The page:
This article has multiple issues. Please help improve it or discuss these issues on the talk page. (Learn how and when to remove these template messages)(Learn how and when to remove this template message)
|Part of a series on|
Dating sims, or relationship simulation role-playing games (RS-RPG), are a video game subgenre of simulation games, usually Japanese, with romantic elements. They are also sometimes put under the category of neoromance. The most common objective of dating sims is to date, usually choosing from among several characters, and to achieve a romantic relationship.
The term "dating sim" is also often used incorrectly in English as a generic term for romance-driven games (ren'ai games), a subject matter which is stereotypically associated with the visual novel genre. This can lead to confusion, as visual novels are considered a subgenre of adventure games and are not technically included in the dating sim genre. While the two genres often share a common visual presentation, dating sims are sometimes considered to be more statistically based than the "choose your own adventure" style of visual novels.
The technical definition of a dating simulation game, known as a romantic simulation game (恋愛シミュレーションゲーム ren'ai shimyurēshon gēmu?) in Japan, can involve several technical elements such as a time limit, several statistics such as looks and charm which can be boosted through exercise, or an "attraction meter" which can increase or decrease depending on one's decisions.
In a typical dating sim, the player controls a male avatar surrounded by female characters. The gameplay involves conversing with a selection of girls, attempting to increase their internal "love meter" through correct choices of dialogue. The game lasts for a fixed period of game time, such as one month or three years. When the game ends, the player either loses the game if he failed to properly win over any of the girls, or "finishes" one of the girls, often by having sex with her, marrying her (as in Magical Date), and/or achieving eternal love. This gives the games more replay value, since the player can focus on a different girl each time, trying to get a different ending.
Dating sims such as Tokimeki Memorial often revolve almost entirely around relationship-building, usually featuring complex character interactions and branching dialogue trees, and often presenting the player's possible responses word-for-word as the player character would say them. Dating sims such as Tokimeki Memorial, and some role-playing games with similar relationship based mechanics to the genre such as Shin Megami Tensei: Persona, often give choices that have a different number of associated "mood points" which influence a player character's relationship and future conversations with a non-player character. These games often feature a day-night cycle with a time scheduling system that provides context and relevance to character interactions, allowing players to choose when and if to interact with certain characters, which in turn influences their responses during later conversations.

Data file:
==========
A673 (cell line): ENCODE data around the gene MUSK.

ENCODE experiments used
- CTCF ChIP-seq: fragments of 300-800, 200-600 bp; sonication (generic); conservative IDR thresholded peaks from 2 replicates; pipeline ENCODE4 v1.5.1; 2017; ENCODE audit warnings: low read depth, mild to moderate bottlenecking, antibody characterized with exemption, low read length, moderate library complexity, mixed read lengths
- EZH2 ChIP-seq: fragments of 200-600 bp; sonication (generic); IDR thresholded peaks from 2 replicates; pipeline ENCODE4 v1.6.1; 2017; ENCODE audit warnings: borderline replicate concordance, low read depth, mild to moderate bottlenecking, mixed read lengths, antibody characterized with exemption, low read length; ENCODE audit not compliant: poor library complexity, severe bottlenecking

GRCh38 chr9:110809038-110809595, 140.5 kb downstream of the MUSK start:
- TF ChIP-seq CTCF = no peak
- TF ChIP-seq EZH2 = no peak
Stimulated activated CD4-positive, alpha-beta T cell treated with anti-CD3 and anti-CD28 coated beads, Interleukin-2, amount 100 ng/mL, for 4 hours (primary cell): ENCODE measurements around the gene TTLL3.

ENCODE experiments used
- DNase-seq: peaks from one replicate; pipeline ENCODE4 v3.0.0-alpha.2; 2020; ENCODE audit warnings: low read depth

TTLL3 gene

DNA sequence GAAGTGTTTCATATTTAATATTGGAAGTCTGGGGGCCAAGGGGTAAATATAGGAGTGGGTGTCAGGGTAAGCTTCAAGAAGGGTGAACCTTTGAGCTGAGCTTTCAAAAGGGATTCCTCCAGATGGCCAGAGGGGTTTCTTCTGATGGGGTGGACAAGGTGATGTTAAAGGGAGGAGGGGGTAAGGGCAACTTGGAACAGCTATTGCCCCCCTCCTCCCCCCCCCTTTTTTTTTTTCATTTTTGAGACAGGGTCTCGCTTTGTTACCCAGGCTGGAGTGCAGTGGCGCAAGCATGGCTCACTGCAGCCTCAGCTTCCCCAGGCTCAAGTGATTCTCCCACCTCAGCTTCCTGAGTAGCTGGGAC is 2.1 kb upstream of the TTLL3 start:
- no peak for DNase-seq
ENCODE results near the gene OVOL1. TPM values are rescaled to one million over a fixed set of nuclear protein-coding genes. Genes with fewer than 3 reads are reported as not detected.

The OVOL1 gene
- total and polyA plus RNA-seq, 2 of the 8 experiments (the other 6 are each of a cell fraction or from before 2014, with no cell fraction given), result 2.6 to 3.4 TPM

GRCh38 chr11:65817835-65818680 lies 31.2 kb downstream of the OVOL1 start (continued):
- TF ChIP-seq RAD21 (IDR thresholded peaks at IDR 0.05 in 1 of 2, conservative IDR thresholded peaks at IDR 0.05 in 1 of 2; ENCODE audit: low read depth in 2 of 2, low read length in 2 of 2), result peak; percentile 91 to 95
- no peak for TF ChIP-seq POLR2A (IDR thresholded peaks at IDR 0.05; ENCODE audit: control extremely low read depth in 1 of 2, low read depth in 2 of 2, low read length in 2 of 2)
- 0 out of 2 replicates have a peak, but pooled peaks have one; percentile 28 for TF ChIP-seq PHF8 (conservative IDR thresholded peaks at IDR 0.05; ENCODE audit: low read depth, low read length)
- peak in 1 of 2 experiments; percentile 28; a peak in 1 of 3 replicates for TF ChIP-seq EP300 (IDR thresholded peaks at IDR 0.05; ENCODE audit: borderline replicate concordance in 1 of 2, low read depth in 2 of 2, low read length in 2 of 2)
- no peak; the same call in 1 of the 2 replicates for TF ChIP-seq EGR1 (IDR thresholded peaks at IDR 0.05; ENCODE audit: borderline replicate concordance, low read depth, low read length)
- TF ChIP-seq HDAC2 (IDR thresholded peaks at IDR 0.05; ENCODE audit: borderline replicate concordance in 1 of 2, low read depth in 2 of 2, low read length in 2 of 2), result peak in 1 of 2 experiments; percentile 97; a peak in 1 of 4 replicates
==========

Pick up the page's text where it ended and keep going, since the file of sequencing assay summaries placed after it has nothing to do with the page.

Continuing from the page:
While bishōjo games make up the bulk of dating sims, other types of games exist. Games where the player character is female and potential objects of affection are male are known as GxB or otome games. Homosexual relationships are also possible, as there are games with no specific gender lines ("all pairings"). There are also GL games, which focus on female/female relationships, and BL Games, which focus on male/male pairings.
There are many variations on this theme: high-school romances are the most common, but a dating sim may also take place in a fantasy setting and involve such challenges as defending one's girl from monsters.
One game series that often includes dating, with the goal of marriage, is the farming sim series Harvest Moon. The subplot of dating is more focused towards choosing one of several girls or guys (dependent on the player character's gender) and offering them presents or joining them on events in the game. The Star Ocean series of RPGs also feature dating sim elements in a similar manner.
Some Japanese dating sims may allow the player to have romantic or sexual relationships with characters in their teens. The degree of sexual content varies, but may often include intercourse. Sexually explicit dating sims may fall into the category of H Game or Eroge. Eroge only gets released to PC because large Japanese game companies do not want to release games with sexual content on their game consoles. Because of this, Eroge companies make a censored all-ages (15+) version of the PC version for various consoles. The censored version contains far more endings and new added scenes due to the absence of sexual scenes.
- Girl's Garden (1984)
- Tenshitachi no gogo (1985)
- Dōkyūsei series (1992 onwards)
- Tokimeki Memorial series (1994 onwards)
- True Love (1995)
- Magical Date (1996)
- Sakura Wars (1996 onwards)
- Thousand Arms (1998)
- Summer Session (2008)
- Love Plus (2009)
- Hatoful Boyfriend (2012 onwards)
- My Candy Love (2011 onwards)
- Boyfriend Maker (2012)
- "Simgirls - The Official Site of Most Popular Dating Sim". Blackspears.com. Retrieved 28 October 2015.
- Brent Ellison (July 8, 2008). "Defining Dialogue Systems". Gamasutra. Retrieved 2011-03-30.